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Cross Currents: The Perils of Electropollution, the Promise of Electromedicine Paperback – December 1, 1990
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From Library Journal
Becker explores the healing potential and adverse effects of electricity. Many alternative therapies attempt to tap the curative abilities of electromagnetism, and Becker thinks they are often effective modalities which do not have the dangerous side effects of chemotherapy, radiation, and other mainstream medical procedures. On the opposite side of the coin, he reviews the potential dangers of electromagnetic fields from such sources as common household appliances, power lines, and computers--risks exhaustively exposed in Paul Brodeur's Currents of Death ( LJ 10/1/89). This accessible book is recommended for public libraries.
- Judith Eannarino, George Washington Univ. Lib., Washington, D.C.
Copyright 1989 Reed Business Information, Inc. --This text refers to the Hardcover edition.
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Top Customer Reviews
Hospitals now use a number of devices that are based on his work. One device was patented by Dr Andy Bassett (a student of his) and involved using a magnetic field to speed bone union in fractures.
Another device involves inserting 2 electrodes into a bone or wound which is infected (and thus not healing) and using a mild electric current to kill the bacteria. My friend says they did this to him in hospital recently... so it's obviously catching on.
A third device is being used in hospitals for cancer: using 2 carbon nanotubes (probes) we can liquify cancer tumours using the electroporesis effect (as documented by Dr Robert Beck a physicist). Beck based his work on Kaali and Lyman... and they based their work on preceding work... which I assume included Becker.
A surprising book. Covering topics you don't expect to find mentioned. A book with credibility. A book full of useful facts. A book that advances our knowledge of electronic hazards significantly.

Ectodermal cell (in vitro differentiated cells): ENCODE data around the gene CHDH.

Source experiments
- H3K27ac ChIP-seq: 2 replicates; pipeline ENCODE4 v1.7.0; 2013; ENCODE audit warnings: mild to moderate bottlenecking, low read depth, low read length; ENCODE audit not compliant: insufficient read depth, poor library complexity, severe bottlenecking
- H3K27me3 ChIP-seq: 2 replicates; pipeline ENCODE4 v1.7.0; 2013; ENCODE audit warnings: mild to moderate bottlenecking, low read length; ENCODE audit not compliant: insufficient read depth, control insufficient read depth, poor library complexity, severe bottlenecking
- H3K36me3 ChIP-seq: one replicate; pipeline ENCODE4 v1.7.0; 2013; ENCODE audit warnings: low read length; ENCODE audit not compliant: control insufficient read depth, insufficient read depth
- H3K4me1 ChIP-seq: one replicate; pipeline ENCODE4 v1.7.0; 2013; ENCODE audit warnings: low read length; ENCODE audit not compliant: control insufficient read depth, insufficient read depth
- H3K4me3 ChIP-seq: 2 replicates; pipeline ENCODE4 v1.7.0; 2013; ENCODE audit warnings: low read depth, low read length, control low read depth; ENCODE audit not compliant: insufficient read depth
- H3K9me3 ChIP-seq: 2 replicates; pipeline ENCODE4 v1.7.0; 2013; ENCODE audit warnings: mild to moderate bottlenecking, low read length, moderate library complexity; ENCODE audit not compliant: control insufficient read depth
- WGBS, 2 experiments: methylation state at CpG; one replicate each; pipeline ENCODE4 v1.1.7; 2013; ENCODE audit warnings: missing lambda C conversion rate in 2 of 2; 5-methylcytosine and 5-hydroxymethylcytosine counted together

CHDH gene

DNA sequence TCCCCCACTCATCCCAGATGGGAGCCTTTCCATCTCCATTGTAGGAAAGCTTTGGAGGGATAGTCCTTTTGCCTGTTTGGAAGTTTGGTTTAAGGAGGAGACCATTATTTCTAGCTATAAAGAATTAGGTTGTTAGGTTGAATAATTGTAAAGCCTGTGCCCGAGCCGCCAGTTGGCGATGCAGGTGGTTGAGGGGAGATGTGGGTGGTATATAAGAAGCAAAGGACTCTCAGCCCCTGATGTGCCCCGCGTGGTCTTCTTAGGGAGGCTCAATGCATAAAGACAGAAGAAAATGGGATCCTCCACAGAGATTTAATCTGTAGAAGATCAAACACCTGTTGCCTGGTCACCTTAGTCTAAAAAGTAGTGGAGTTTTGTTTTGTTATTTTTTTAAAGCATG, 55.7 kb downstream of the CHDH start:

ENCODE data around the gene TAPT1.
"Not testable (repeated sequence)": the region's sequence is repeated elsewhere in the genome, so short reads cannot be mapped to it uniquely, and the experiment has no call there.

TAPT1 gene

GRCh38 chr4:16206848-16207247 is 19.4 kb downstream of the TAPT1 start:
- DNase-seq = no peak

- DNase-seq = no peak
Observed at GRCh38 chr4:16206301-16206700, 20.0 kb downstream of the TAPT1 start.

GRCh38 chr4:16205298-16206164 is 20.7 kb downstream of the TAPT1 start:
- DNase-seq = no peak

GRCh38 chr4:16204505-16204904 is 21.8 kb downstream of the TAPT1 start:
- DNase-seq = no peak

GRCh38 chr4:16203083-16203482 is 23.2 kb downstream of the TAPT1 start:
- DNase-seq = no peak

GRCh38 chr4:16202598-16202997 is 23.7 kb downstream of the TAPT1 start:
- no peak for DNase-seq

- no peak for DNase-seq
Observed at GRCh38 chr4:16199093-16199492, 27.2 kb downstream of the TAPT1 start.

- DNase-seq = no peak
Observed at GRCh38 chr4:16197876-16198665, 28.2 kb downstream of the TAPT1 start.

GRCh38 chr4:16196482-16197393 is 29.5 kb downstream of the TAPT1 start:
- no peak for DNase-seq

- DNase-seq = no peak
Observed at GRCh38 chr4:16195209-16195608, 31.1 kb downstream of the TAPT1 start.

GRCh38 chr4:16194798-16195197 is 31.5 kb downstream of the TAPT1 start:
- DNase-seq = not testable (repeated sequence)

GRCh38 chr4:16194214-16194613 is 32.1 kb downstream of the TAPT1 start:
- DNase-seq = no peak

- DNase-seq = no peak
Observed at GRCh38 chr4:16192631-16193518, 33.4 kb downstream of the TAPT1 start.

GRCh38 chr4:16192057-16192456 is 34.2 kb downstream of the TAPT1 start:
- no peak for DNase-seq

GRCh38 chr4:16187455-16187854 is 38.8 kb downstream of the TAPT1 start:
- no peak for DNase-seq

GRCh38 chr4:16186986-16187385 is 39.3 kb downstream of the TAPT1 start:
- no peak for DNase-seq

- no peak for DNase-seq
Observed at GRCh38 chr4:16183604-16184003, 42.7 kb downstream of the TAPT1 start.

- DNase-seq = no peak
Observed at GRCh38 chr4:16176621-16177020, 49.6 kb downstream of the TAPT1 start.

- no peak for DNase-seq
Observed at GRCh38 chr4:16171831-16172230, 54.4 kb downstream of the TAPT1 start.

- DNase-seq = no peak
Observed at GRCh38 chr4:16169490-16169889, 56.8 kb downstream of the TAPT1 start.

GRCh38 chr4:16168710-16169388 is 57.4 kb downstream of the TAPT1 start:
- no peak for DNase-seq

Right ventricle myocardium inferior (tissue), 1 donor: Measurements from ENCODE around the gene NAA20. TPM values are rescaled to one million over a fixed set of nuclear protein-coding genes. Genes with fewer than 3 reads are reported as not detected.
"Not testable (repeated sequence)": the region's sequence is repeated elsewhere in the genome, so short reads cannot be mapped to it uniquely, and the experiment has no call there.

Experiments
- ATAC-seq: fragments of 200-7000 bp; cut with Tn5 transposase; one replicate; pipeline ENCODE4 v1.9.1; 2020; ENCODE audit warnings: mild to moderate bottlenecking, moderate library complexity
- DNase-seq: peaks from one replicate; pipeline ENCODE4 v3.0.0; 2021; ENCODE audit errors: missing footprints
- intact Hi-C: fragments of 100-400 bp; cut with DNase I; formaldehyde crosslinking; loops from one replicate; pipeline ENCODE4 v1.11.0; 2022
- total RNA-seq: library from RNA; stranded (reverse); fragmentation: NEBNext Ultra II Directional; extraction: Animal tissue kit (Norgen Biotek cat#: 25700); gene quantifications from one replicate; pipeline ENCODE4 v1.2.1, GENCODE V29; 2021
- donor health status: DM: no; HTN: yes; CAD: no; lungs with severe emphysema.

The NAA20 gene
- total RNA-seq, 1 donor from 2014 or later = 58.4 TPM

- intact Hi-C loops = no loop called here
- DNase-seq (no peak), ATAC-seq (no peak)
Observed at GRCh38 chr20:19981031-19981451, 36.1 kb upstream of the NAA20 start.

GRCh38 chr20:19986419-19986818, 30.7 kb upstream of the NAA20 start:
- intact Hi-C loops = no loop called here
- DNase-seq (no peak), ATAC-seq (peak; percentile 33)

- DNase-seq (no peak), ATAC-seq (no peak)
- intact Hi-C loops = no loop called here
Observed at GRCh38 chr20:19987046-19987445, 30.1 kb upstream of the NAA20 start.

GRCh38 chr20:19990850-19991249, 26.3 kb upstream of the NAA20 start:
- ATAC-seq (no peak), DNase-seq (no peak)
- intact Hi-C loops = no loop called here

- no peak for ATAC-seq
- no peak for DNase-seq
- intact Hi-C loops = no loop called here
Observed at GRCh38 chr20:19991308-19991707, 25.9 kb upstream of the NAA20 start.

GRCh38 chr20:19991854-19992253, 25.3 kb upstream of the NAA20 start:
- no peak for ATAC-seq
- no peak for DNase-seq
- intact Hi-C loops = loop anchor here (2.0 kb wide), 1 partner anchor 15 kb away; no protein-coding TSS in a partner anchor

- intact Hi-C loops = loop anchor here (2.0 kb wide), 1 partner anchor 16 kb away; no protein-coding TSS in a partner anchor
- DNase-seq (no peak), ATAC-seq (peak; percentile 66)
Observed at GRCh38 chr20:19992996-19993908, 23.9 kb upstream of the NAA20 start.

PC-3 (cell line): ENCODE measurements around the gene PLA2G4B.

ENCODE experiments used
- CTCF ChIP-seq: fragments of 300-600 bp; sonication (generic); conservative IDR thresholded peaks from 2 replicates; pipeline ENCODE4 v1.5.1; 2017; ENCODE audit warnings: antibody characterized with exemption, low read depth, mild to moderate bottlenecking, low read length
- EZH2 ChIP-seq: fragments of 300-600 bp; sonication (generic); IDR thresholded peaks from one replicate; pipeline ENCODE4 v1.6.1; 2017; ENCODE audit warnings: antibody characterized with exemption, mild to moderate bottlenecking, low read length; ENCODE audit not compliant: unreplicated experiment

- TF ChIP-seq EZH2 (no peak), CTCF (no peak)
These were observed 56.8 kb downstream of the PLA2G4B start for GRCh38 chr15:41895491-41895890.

Dr Robert O Becker died in 2008... but not before finally patenting a device for regenerating tissue in 1998 ie. the de-differentiation of specialised cells and their re-differentiation into the required tissue. So who needs stem cells? I'm at a loss why this work hasn't been more widely used or cited... and it's not very complicated either... although I suspect that Becker might have left out a bit of detail.
Becker did do a little bit more work on healthy magnetic fields that isn't documented here... as he also seems to be behind at least one device to improve cell metabolism (similar to Bassett's idea only for the whole body).
The use of electrical stimulation in treating depression and addiction is also an area that is starting to get serious attention eg. refer Dr Meg Patterson (NET) and Dr Robert Beck (Biotuner). Beck gives a fascinating history of this in an audio interview.
Electronic fields can have both positive and negative effects on the body... Becker documents both.
Unfortunately Becker fails to reference his own work properly... but you can find the references in his 1998 patent.
This is not hard reading. Becker keeps it simple. Anyone should have no trouble understanding this.
It is a well informed opinion. Much speculation and myth is based on Beckers work. I found Becker originally by trying to track down who people were referencing when they made claims about electromagnetic fields. Most references seem to be refering to Beckers work... so read from the source?
Beckers previous book "The body Electric" is probably the book most people cite.
If you have to choose between the two... buy the first one... then you'll probably be hooked and buy the second one anyway.
Among many other topics, Dr. Becker describes
- the body's inbuilt electrical systems,
- how he was able to use electrical current to get bones that would otherwise not have grown together to do so,
- how he offered to create a means of inducing anesthesia with electrical currents, but was politely turned down by lesser doctors,
- how one can measure electrical currents flowing at acupuncture points (in other words, why there must be something to acupuncture),
- why he thinks there may be something to homeopathy,
- to what extent electrical systems play a role in the salamander's ability to regenerate tissue,
- the harm that (everyday) electromagnetic fields can cause.
The tragedy of Dr. Becker is that he is so far ahead of his time that he is largely overlooked. All the same he sometimes paints with a little too broad a brush. All the same, I heartily recommend this book to anyone interested in the life sciences.
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